The rolling, mountainous terrain near Asheville, NC is simply gorgeous. Tree-covered mountain summits and grassy balds fill the horizon, and deep cut river valleys and gorges slice through the landscape, spilling and tumbling and diving in scores of majestic waterfalls.
When a river meets towering rock, something seemingly magical happens, as water drops and spills into a pool below. Waterfalls are simply beautiful. They’re strikingly photo-worthy. And those tumbling tendrils of water somehow stir remarkable emotion in the soul.
In Asheville’s mountainous and river-filled terrain, these tumbling marvels are plentiful: there’s no shortage of great hikes to be found near the city. We’ve hiked many, exploring the area’s towering and thundering falls to gentle cascades set in a stunningly beautiful forest. With so many amazing falls, it’s tough to choose just ten, but we’ve carefully hand-picked our favorites, all under a two-hour drive from the Asheville area. (Short on time, or looking for a great kid-friendly hike? Check out our favorite Asheville waterfall hikes under two miles.)
Pack a picnic and hit the road: it’s time to chase some beautiful cascades.
Waterfalls near Asheville: our favorite hikes
3.9 MILES, ROUND TRIP
Rainbow Falls is a stunner, tumbling down over a towering, 150-foot cliff in a single, dramatic drop. Hike this trail from Gorges State Park near Cashiers, NC to a series of spilling falls on the Horsepasture River and abundant summertime wildflowers.
VIEW TRAIL INFO & MAPSSchoolhouse Falls
2.6 MILES, ROUND TRIP
Filled with sheer-walled mountain summits, deep-carved valleys and tumbling waterfalls, Panthertown Valley is often referred to as the ‘Yosemite of the East’. Hike this scenic adventure to Panthertown’s most popular falls, descending from Cold Mountain Gap into a valley filled with lush rhododendron. The hike visits Schoolhouse Falls, catching views from a shallow pebble-lined basin just below the falls.
VIEW TRAIL INFO & MAPSCatawba Falls
2.7 MILES, ROUND TRIP
Our favorite waterfall hike near Asheville crosses several shallow river fords and treks through a shady valley to a century-old hydroelectric dam and several exceptionally beautiful falls set in a mossy, rocky forest.
VIEW TRAIL INFO & MAPSBridal Veil Falls
4.6 MILES, ROUND TRIP
This outstanding hike at DuPont State Forest visits an enormous cascade deep within the park, scoring some serenity at one of DuPont’s lesser-visited (but ultra-beautiful) falls. Hike across a covered bridge over the towering High Falls, visit the banks of the glassy Lake Julia, and then view the unique drops, veils and tendrils of Bridal Veil Falls from a viewing platform and the blocky outcrops at the base of the falls.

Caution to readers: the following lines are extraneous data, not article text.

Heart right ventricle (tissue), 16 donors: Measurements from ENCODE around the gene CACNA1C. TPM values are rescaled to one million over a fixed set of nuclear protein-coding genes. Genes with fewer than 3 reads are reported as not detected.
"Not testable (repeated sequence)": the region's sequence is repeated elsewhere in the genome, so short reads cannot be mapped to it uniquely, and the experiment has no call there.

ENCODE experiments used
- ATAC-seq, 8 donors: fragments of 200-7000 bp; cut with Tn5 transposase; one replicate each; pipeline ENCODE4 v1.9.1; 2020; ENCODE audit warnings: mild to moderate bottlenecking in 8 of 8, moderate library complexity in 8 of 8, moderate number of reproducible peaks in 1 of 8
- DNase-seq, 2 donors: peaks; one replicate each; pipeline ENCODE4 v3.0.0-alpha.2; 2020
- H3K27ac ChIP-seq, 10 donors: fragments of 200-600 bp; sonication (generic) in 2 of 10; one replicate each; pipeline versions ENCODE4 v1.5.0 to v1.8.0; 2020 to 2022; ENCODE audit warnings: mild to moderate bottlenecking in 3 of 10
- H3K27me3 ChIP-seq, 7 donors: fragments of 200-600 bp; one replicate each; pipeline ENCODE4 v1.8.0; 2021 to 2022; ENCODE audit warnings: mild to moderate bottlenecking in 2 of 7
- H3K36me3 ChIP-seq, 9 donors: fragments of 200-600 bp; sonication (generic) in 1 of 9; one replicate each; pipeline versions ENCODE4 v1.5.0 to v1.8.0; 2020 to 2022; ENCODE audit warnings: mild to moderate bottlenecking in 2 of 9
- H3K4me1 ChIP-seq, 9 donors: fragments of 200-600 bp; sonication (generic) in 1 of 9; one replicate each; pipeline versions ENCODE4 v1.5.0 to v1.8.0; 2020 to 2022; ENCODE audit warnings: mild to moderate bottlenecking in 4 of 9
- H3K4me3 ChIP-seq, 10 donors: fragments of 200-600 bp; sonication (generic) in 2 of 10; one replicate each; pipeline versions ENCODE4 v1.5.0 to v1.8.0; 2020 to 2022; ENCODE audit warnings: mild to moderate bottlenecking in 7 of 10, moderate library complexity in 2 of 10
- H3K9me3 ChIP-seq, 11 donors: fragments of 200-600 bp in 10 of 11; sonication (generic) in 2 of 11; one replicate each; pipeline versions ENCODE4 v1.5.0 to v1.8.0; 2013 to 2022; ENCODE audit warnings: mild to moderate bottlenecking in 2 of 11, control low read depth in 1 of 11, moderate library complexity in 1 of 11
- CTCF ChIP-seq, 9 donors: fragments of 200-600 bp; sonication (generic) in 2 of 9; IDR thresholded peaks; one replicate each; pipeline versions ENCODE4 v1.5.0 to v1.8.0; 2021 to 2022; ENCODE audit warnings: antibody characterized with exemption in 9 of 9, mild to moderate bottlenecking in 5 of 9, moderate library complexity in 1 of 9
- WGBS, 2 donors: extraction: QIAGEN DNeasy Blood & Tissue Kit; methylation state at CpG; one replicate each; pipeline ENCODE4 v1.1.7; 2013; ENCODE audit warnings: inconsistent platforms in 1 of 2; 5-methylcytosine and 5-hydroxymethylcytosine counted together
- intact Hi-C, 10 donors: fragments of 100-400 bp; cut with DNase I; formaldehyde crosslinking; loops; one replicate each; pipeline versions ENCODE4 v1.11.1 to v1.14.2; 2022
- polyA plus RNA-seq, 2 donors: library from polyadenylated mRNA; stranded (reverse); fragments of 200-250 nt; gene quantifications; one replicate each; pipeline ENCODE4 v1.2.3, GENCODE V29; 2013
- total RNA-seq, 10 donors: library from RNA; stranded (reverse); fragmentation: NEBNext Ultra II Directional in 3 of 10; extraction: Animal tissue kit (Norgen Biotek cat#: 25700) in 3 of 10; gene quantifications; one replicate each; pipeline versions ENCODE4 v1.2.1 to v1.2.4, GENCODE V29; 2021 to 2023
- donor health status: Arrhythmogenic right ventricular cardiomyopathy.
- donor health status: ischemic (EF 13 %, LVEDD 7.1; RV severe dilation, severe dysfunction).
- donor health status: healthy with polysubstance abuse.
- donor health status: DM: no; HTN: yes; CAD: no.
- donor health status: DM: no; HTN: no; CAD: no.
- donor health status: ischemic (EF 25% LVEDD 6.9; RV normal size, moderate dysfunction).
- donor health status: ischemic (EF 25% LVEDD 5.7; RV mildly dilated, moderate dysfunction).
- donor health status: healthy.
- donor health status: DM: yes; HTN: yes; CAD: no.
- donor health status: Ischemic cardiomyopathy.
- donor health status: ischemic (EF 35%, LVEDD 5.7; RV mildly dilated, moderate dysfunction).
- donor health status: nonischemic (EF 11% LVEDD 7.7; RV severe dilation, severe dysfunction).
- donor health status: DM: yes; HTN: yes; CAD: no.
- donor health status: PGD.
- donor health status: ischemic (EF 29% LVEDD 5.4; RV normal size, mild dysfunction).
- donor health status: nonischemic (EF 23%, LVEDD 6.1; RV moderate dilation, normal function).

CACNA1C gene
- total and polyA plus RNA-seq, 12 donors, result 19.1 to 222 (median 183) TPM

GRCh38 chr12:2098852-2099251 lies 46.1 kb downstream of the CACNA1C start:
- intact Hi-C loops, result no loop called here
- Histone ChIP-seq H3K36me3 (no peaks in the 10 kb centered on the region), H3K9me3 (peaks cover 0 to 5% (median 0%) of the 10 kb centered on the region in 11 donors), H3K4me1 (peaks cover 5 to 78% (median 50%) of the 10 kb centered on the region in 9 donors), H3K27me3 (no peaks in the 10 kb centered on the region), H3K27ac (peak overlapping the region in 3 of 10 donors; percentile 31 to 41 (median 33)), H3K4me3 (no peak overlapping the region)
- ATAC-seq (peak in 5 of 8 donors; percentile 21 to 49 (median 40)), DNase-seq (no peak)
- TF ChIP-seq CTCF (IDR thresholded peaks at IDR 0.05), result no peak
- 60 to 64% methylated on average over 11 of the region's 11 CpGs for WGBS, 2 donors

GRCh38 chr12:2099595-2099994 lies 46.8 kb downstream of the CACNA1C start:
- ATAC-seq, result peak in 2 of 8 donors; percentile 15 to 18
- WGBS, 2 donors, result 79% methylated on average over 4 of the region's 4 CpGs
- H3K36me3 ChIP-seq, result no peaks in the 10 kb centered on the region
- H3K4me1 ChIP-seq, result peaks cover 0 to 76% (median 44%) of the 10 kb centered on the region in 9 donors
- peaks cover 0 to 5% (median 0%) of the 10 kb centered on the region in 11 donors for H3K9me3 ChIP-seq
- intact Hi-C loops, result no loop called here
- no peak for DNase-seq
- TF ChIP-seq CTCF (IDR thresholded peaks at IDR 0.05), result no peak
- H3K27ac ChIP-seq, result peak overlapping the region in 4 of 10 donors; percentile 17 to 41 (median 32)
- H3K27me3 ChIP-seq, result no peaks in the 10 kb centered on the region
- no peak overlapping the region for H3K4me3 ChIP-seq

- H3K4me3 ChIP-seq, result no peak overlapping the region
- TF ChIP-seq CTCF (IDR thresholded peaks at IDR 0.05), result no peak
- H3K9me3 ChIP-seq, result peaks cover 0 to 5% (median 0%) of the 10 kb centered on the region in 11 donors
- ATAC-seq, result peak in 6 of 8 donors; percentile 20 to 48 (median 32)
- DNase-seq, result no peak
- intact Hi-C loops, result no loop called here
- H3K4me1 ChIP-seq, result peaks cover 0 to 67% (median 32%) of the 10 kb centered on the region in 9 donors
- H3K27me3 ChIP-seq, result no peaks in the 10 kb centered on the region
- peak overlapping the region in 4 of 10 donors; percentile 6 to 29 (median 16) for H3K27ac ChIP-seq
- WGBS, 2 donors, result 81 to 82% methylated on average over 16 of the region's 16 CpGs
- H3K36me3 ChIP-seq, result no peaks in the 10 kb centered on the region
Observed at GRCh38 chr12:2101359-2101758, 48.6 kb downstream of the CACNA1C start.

VIEW TRAIL INFO & MAPSCrabtree Falls
2.7 MILES, ROUND TRIP
Hike a moderate loop just off the Blue Ridge Parkway to the towering cascades of Crabtree Falls. The trail explores a lush forest filled with wildflowers, rhododendron and mountain laurel, loops to the Upper Crabtree Falls and trails beside a rocky creek.
VIEW TRAIL INFO & MAPSLinville Falls
2.2 MILES, ROUND TRIP
The Linville River makes a dramatic entrance into Linville Gorge, spilling down through a steep-walled rocky wonderland in a multi-tiered cascade. Hike the Linville Falls Trail to three overlooks of the falls, or the nearby Plunge Basin Trail to an up-close view of the waterfall on the gorge floor.
VIEW TRAIL INFO & MAPSDuPont State Forest Three Waterfalls Hike
4.5 MILES, ROUND TRIP
Hike to three incredibly beautiful cascades in less than five miles on this ultra-scenic adventure. This three-trail combo at DuPont State Forest explores three of Western NC’s most beautiful and popular cascades: Triple Falls, High Falls, and Hooker Falls.
VIEW TRAIL INFO & MAPSSkinny Dip Falls
.9 MILE, ROUND TRIP
Hike to Skinny Dip Falls, a multi-tiered waterfall that cascades into deep pools of crystal clear, chilly water. Framed in steep, angled rock and rhododendron, the falls are gorgeous, and it’s one of the most popular summertime swimming holes near Asheville.